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Cardiothoracic Anesthesia, Respiration and Airway

Low-dose intrathecal morphine does not delay early extubation after cardiac surgery

  • Eric Jacobsohn 
  • Trevorx W. R Lee
  • Ryan J Amadeo
  • Paul H Syslak
  • Roland G Debrouwere
  • Dean Bell
  • P. Alan Klock
  • Heidi Tymkew
  • Michael Avidan
Article

Abstract

Purpose

This study was designed to examine the efficacy of low-dose intrathecal morphine (ITM) on extubation times and pain control after cardiac surgery.

Methods

43 patients undergoing elective cardiac surgery were enrolled in this prospective, randomized, double-blind placebo controlled trial. Patients were given a pre-induction dose of ITM (6 μg·kg-1 per ideal body weight in 5 mL normal saline, group ITM) or 5 mL of intrathecal normal saline (group ITS). Anesthesia was induced with thiopental (3 mgkg-1), sufentanil, midazolam and rocuronium. The total allowable doses of sufentanil and midazolam for the entire case were limited to 0.5 μg·kg-1 and 0.045 mg·kg-1 respectively. Anesthesia was maintained with isoflurane before and during cardiopulmonary bypass (CPB), and with propofol after CPB. In the postanesthesia care unit, patients received nurse-administered morphine followed by patient-controlled analgesia morphine. Serial visual analogue scale pain scores, morphine use, mini-mental state examinations and pulmonary function tests were measured for 48 hr. Patient satisfaction questionnaires were completed at the time of discharge.

Results

Mean times to extubation from the application of dressings were short and did not differ between groups (ITM = 41.4 ± 33.0 min, ITS = 39.2 ± 37.1 min). During the first 24 hr postoperatively, the ITM group had improved pain control and a lower iv morphine requirement than the control group, both at rest and during deep breathing. Both forced expiratory volume in one second and forced vital capacity were improved in the ITM group. There were no differences in spinal-related side effects or in the overall complication rates. Patient satisfaction was high in both groups.

Conclusion

Low-dose ITM for cardiac surgery did not delay early extubation, but it improved postoperative analgesia and pulmonary function.

Keywords

Morphine Sufentanil Rocuronium Visual Analogue Scale Pain Score Intrathecal Morphine 
These keywords were added by machine and not by the authors. This process is experimental and the keywords may be updated as the learning algorithm improves.

Ľadministration intrathécale ďune faible dose de morphine ne retarde pas ľextubation précoce après une intervention chirurgicale cardiaque

Résumé

Objectif

Vérifier ľefficacité ďune faible dose de morphine intrathécale (MIT) sur le temps ďextubation précoce et le contrôle de la douleur après une opération en cardiochirurgie.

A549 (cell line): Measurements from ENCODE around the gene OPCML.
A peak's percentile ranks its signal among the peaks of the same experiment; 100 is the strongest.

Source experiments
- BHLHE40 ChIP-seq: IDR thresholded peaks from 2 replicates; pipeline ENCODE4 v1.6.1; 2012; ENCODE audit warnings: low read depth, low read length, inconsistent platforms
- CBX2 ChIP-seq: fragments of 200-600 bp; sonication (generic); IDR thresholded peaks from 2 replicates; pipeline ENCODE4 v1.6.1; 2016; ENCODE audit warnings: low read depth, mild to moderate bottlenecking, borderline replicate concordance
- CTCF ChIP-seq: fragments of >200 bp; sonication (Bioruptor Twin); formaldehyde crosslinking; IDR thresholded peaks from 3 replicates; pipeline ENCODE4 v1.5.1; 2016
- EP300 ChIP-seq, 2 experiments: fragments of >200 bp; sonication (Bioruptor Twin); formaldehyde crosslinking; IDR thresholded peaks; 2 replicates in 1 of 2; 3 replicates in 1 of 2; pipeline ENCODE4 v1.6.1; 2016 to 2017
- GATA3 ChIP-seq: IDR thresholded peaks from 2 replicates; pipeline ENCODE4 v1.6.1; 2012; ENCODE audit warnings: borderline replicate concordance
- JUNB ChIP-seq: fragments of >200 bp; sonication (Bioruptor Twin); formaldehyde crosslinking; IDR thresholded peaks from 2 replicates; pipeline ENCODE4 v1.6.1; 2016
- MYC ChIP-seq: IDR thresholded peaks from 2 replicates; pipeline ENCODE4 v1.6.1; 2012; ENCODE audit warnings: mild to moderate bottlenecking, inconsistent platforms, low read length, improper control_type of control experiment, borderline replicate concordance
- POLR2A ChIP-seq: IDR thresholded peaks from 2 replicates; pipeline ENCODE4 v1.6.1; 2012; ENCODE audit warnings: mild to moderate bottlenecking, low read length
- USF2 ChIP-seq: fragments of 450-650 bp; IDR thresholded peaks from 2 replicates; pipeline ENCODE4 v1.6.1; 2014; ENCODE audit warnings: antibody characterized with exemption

Méthode

Ľétude prospective, randomisée et à double insu contre placebo a été menée auprès de 43 patients de cardiochirurgie élective. Les patients ont reÇu une dose de MIT avant ľinduction (6 μg·kg-1 par poids corporel idéal dans 5 mL de solution salée, groupe MIT) ou 5 mL de solution salée intrathécale (groupe SIT). Ľanesthésie a été induite avec du thiopental (3 mg·kg-1), du sufentanil, du midazolam et du rocuronium. Les doses totales permises de sufentanil et de midazolam pour toute ľopération ont été respectivement limitées à 0,5 μg·kg-1 et à 0,045 mg·kg-1. Ľanesthésie a été maintenue avec de ľisoflurane avant et pendant la circulation extracorporelle (CEC), et avec du propofol après la CEC. À la salle de réveil, les patients ont reÇu de la morphine administrée par une infirmière, puis par injection auto-contrôlée. Les séries de scores de douleur de ľéchelle visuelle analogique, la consommation de morphine, les mini-examens de ľétat mental et ľexploration respiratoire fonctionnelle ont été mesurés pendant 48 h. Des questionnaires sur la satisfaction des patients ont été remplis au moment du départ.

Résultats

Le temps moyen écoulé entre ľapplication de pansement et ľextubation a été court et comparable ďun groupe à ľautre (MIT = 41,4 ± 33,0 min, SIT = 39,2 ± 37,1 min). Pendant les 24 premières heures après ľopération, les patients du groupe MIT ont été mieux soulagés de leurs douleurs et ont utilisé moins de morphine iv que ceux du groupe témoin, et ce, au repos et pendant la respiration profonde. Le volume expiratoire maximum par seconde et la capacité vitale forcée ont été améliorés dans le groupe MIT. Il n’y avait pas de différence intergroupe entre les complications liées à ľinjection rachidienne ou les autres complications en général. La satisfaction des patients a été élevée dans les deux groupes. Conclusion : Une faible dose de MIT ne retarde pas ľextubation précoce et améliore ľanalgésie postopératoire et la fonction pulmonaire après une opération en cardiochirurgie.

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Copyright information

© Canadian Anesthesiologists 2005

Authors and Affiliations

  • Eric Jacobsohn 
    • 1
  • Trevorx W. R Lee
    • 2
  • Ryan J Amadeo
    • 2
  • Paul H Syslak
    • 3
  • Roland G Debrouwere
    • 2
  • Dean Bell
    • 2
  • P. Alan Klock
    • 4
  • Heidi Tymkew
    • 1
  • Michael Avidan
    • 1
  1. 1.Departments of Anesthesiology and SurgeryWashington University School of MedicineSt. LouisUSA
  2. 2.Departments of AnesthesiaUniversity of ManitobaWinnipegCanada
  3. 3.Departments of AnesthesiaVictoria HospitalWinnipegCanada
  4. 4.Departments of Anesthesiology and SurgeryUniversity of ChicagoChicagoUSA

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